Indoor pollution more dangerous to teenage girls, women

March 11, 2019


 Also places rural and informal settler communities to fire risks

A non-government organization is launching a campaign to raise awareness on home or indoor pollution, a silent killer especially in rural and poor urban communities.
    The Pinoy Aksyon for Governance and Environment (Pinoy Aksyon) seeks to raise awareness on home pollution and other risks due to essential home practices – like cooking.
    “We hope to enlighten  public of these real risks and hopefully encourage behavior  change,” said Stan Salcedo, program officer of Pinoy Aksyon.
    The group said they have thought of rolling out this behaviour change communication campaign after getting hold of alarming information of home or indoor pollution which is primarily caused by use of crude wood-based fuels for cooking and heating.
    Last Saturday (March 9, 2019), the group held a seminar and workshop on Indoor pollution: Solutions and options at the Habitat for Humanity Multi-purpose Hall in the Pagatpat Sendong Relocation Site. Pinoy Aksyon has also rolled out an community information drive on indoor pollution.
    “Knowing our culture, teenage girls and women are placed at higher risk to these pollutants as they are traditionally assigned to home cooking,” Salcedo added.
    Exposure to indoor pollution from burning wood-based fuel results in higher risk of developing respiratory diseases, such as chronic obstructive pulmonary disease and lung cancer.
    It may also aggravate heart diseases and trigger strokes.
    A study in 2016 by the World Health Organization reveal around 80 deaths per 100,000 Filipinos could be attributed to indoor air pollution. Cagayan de Oro which has a population of around 800,000, that is a staggering 640 lives a year.
    The data does not include mortality due to fire. Most fires in rural areas, mostly beyond the effective reach of fire fighters, like those of the Bureau of Fire Protection, are unreported.
    The latest recorded fire in the upland was in barangay Besigan when the dirty kitchen of Jocelyn Legaspi-Minister, mother of a family of seven was left unattended resulting in the burning down of their house around 9 pm last March 4, 2019. Minister sought assistance from the City Social Welfare and Development Office for basic household relief goods and other calamity assistance.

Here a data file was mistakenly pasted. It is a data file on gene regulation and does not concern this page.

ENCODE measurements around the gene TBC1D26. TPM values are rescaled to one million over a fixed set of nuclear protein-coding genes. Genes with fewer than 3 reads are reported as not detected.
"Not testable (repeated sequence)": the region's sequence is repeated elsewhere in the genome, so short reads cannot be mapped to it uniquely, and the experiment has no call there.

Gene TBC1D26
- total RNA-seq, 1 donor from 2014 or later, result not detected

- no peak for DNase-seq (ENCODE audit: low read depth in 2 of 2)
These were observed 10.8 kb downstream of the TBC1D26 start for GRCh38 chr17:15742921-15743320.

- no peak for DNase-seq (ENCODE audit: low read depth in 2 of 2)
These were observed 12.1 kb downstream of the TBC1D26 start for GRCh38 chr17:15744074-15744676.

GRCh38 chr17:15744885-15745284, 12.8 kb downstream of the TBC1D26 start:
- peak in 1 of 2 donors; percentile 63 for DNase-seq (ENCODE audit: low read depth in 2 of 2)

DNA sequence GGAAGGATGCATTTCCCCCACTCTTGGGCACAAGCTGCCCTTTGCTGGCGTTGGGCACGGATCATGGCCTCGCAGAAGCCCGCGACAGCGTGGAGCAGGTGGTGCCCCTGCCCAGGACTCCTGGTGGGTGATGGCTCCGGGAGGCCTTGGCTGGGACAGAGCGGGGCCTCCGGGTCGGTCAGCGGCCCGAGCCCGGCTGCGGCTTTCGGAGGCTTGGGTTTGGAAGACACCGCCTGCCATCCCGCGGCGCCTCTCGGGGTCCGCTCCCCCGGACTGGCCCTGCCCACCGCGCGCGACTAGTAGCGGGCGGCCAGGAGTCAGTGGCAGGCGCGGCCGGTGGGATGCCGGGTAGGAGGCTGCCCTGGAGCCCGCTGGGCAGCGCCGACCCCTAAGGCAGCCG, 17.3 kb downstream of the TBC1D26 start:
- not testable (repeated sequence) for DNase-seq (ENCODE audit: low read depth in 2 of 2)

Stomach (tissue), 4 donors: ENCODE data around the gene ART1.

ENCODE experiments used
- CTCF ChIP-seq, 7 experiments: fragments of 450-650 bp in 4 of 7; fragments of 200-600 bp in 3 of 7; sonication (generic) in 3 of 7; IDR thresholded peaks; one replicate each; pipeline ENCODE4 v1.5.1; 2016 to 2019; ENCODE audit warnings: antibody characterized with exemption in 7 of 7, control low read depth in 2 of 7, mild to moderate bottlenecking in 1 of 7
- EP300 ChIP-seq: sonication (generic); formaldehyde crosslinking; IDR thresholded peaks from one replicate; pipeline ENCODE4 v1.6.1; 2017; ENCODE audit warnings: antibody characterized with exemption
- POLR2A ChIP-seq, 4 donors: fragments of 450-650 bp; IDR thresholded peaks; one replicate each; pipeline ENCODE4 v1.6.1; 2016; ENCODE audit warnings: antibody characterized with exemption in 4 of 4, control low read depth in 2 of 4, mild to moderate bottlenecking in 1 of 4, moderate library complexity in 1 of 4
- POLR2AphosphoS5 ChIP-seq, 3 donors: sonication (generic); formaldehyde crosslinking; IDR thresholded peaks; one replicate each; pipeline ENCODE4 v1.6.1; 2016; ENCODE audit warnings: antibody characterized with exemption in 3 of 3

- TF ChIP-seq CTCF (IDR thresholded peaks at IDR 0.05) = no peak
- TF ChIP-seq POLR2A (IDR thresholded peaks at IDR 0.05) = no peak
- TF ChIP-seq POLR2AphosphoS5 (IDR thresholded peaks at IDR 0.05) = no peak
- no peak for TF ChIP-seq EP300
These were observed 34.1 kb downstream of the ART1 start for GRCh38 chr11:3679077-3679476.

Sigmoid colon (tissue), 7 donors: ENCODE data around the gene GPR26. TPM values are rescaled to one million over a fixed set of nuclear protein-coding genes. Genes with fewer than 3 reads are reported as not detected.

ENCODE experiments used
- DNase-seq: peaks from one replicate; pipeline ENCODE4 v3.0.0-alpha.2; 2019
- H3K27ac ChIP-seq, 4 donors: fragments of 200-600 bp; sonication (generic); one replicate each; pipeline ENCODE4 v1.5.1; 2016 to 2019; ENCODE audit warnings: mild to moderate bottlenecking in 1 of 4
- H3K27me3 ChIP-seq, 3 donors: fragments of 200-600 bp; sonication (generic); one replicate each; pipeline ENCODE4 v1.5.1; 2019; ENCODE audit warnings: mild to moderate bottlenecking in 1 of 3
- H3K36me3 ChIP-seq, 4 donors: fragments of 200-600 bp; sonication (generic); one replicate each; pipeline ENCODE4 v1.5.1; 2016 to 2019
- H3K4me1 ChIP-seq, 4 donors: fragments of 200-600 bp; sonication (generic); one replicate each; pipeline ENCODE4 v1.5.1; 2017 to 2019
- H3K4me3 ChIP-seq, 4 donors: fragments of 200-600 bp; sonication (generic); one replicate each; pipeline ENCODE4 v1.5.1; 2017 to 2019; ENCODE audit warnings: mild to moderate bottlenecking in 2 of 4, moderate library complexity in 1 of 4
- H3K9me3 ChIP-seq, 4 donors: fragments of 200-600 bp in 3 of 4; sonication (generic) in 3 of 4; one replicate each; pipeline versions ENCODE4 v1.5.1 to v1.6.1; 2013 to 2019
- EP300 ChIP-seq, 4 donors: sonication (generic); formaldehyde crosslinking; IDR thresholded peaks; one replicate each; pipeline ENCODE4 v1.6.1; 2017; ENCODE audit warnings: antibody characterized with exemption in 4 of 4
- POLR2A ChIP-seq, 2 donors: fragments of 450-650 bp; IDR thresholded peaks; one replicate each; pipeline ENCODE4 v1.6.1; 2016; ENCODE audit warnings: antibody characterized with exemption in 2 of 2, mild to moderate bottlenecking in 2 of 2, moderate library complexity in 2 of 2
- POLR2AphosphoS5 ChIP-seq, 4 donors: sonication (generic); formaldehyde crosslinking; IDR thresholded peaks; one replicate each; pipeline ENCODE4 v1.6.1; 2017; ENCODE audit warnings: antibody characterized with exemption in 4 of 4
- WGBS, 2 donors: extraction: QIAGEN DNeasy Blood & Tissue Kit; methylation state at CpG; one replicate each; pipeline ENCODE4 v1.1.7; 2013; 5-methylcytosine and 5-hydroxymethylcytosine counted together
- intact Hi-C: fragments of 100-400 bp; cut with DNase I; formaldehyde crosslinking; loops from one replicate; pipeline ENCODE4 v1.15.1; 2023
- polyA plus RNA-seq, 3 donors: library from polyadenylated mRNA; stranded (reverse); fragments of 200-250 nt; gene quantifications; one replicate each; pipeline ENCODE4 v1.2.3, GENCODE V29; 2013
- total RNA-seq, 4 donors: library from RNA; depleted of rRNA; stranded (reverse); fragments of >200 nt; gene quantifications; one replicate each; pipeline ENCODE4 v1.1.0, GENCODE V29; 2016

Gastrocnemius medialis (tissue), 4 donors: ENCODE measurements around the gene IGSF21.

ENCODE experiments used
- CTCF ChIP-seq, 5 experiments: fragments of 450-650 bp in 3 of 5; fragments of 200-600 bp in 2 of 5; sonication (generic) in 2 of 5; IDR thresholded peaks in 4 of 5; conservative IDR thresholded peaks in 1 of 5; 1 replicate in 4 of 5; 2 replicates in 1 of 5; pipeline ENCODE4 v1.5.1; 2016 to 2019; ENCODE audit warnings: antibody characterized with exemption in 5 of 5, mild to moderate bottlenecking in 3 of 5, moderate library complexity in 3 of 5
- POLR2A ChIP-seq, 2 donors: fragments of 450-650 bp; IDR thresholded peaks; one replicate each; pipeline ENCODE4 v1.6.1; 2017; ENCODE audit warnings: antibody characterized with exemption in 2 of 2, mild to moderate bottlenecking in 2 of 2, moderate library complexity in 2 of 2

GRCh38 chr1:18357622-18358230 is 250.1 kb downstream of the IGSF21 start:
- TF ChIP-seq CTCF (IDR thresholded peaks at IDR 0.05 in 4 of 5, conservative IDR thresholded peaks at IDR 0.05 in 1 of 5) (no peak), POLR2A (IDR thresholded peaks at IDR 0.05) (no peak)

Several studies agree that using firewood and charcoal is the primary source of indoor or home pollution. There are also studies that indicate these fuels are actually more expensive than other cooking fuels like liquefied petroleum gas (LPG).
    Pinoy Aksyon is rolling out their behaviour change communication project in the two biggest relocation sites in the city, in Calaanan, Canitoan and Pagatpat.
    “We have chosen these relocation areas for this behavioral change communication project as these communities are still in the process of building and we hope to provide the community dwellers information and options more healthful and environment-friendly options,” said Pinoy Aksyon chairman BenCy Ellorin.
    Another component of their project is an energy audit. Ellorin said the energy audit would give us a snapshot of the current sources and uses of energy. “This is in line with our advocacy for low carbon economy.| he said, further saying that awareness and education may hold key for low energy consumption like using less greenhouse gas emitting fuels and energy efficient appliances.
    Pinoy Aksyon is an independent advocacy group and think-tank. It envisions itself as a platform where citizens can raise their issues, concerns and solutions to community and social problems.
    Salcedo said they timed the roll out of their project this month because it is Women’s Month and Fire Prevention Month.



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